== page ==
I have worked with Gita most closely as part of the Mellon University Press Diversity Fellowship program and as co-chair of the AUPresses Diversity and Inclusion Task Force. In this work Gita’s seasoned engagement, clarity of thought, and practice of skilled listening contributed immensely to our efforts. I have been so grateful to benefit from the example of Gita’s graceful leadership as well as her incisive editing—and I know so many of those of us who have worked with Gita have similar experiences.

Her letters of nomination for this award illustrate how much so many of us cherish Gita’s contributions to our work. One points out how “her knowledge, her charisma, her humor, her charm—are all generously bestowed on our membership.” Another colleague described Gita as “a strong ambassador for the cooperative and collaborative spirit that defines the AUPresses”

Gita’s passion for and expertise in so many areas of publishing has provided rich mentorship within the AUPresses. Her willingness to put generous and significant effort behind her clear commitments to publishing and justice has been key to the work the MIT Press, the Mellon fellowship partner presses, and the AUPresses have undertaken in the area of equity, inclusion, and justice more broadly. Please join me in celebrating her today.

$1,205,000 Mellon grant to expand the University Press Diversity Fellowship Program

The University of Washington Press, the MIT Press, Cornell University Press, the Ohio State University Press, University of Chicago Press, Northwestern University Press, and the Association of University Presses (AUPresses) join forces to expand the University Press Diversity Fellowship Program.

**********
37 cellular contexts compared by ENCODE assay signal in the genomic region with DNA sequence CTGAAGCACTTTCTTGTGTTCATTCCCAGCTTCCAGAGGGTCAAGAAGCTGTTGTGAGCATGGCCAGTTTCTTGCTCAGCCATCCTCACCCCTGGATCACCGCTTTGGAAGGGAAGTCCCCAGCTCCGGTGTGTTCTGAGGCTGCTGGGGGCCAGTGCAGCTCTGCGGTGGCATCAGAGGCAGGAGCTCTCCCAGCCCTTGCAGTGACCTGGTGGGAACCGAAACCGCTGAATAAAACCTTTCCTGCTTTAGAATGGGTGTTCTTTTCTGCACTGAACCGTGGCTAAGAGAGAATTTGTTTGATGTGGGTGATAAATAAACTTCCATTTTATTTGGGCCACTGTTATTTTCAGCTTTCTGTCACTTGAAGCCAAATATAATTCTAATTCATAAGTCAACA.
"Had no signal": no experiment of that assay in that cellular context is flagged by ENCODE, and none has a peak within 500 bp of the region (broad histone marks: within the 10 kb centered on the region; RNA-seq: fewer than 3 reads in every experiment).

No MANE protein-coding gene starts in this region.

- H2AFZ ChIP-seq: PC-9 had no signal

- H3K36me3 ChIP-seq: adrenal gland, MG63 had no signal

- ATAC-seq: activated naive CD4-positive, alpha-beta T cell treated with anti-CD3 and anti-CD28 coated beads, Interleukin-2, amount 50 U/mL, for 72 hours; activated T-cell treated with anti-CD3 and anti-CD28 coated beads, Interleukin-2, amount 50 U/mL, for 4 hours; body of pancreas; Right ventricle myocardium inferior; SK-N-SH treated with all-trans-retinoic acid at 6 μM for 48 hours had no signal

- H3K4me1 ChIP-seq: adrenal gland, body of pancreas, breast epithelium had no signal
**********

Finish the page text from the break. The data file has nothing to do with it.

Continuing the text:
A four-year, $1,205,000 grant from the Andrew W. Mellon Foundation has been awarded to the University of Washington Press to support the continued development and expansion of the pipeline program designed to diversify academic publishing by offering apprenticeships in acquisitions departments. This new grant will provide for three annual cycles of editorial fellows at six university presses: the University of Washington Press, the MIT Press, Cornell University Press, the Ohio State University Press, University of Chicago Press, and Northwestern University Press.

This new grant builds on the success of the initial 2016 grant from the Andrew W. Mellon Foundation, which funded the first cross-press initiative of its kind in the United States to address the marked lack of diversity in the academic publishing industry. Graduates of the first fellowship program hold professional positions at university presses across the country, including at Columbia University Press, the MIT Press, University of Virginia Press, the Ohio State University Press, and the University of Washington Press. Additionally, for the four participating presses, the initial grant expanded applicant pools, improved outreach to underrepresented communities, created more equitable preliminary screening practices in hiring, and enabled dedicated attention to diversity, equity, and inclusion overall.